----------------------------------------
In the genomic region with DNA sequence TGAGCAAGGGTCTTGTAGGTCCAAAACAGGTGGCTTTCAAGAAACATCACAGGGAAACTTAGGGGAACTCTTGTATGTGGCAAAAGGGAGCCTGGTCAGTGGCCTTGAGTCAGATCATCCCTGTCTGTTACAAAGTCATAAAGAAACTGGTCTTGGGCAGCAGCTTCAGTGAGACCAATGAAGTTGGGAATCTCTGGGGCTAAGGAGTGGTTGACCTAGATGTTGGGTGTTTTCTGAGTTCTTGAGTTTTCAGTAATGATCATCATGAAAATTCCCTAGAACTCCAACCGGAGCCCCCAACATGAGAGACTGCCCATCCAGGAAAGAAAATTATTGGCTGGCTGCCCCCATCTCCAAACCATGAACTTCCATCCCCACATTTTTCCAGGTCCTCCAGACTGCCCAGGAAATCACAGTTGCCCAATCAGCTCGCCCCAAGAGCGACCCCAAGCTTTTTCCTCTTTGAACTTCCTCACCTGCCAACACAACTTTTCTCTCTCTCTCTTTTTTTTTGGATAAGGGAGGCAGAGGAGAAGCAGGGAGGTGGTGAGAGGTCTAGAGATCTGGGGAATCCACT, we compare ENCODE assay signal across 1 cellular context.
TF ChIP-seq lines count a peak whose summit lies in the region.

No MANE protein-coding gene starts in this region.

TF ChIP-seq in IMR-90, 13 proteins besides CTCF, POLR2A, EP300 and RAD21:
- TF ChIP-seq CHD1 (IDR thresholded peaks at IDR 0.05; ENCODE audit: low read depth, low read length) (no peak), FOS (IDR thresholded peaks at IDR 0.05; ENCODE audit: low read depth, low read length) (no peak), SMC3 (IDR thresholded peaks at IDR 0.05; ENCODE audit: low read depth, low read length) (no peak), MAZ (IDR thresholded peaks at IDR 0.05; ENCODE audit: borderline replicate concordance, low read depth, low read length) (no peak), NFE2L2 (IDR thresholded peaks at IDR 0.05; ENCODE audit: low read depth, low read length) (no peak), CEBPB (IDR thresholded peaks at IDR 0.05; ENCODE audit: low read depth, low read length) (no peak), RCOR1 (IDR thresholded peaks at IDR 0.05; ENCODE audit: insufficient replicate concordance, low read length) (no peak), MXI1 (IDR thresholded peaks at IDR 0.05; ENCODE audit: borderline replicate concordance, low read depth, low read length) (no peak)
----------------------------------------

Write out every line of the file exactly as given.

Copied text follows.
In the genomic region with DNA sequence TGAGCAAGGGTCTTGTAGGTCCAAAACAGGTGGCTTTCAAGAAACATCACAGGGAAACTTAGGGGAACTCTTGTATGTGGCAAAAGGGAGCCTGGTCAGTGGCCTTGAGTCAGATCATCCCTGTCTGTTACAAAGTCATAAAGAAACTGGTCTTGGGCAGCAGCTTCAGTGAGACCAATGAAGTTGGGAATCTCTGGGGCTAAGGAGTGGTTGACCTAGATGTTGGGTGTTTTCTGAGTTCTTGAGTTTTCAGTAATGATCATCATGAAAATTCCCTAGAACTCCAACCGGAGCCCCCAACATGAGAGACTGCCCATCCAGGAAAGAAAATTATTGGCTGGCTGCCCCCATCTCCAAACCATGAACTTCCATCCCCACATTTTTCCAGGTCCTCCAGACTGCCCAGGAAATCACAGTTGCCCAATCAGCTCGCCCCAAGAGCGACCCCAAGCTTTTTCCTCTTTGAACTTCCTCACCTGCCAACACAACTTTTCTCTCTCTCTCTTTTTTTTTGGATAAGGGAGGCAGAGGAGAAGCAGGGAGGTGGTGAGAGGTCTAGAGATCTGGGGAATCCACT, we compare ENCODE assay signal across 1 cellular context.
TF ChIP-seq lines count a peak whose summit lies in the region.

No MANE protein-coding gene starts in this region.

TF ChIP-seq in IMR-90, 13 proteins besides CTCF, POLR2A, EP300 and RAD21:
- TF ChIP-seq CHD1 (IDR thresholded peaks at IDR 0.05; ENCODE audit: low read depth, low read length) (no peak), FOS (IDR thresholded peaks at IDR 0.05; ENCODE audit: low read depth, low read length) (no peak), SMC3 (IDR thresholded peaks at IDR 0.05; ENCODE audit: low read depth, low read length) (no peak), MAZ (IDR thresholded peaks at IDR 0.05; ENCODE audit: borderline replicate concordance, low read depth, low read length) (no peak), NFE2L2 (IDR thresholded peaks at IDR 0.05; ENCODE audit: low read depth, low read length) (no peak), CEBPB (IDR thresholded peaks at IDR 0.05; ENCODE audit: low read depth, low read length) (no peak), RCOR1 (IDR thresholded peaks at IDR 0.05; ENCODE audit: insufficient replicate concordance, low read length) (no peak), MXI1 (IDR thresholded peaks at IDR 0.05; ENCODE audit: borderline replicate concordance, low read depth, low read length) (no peak)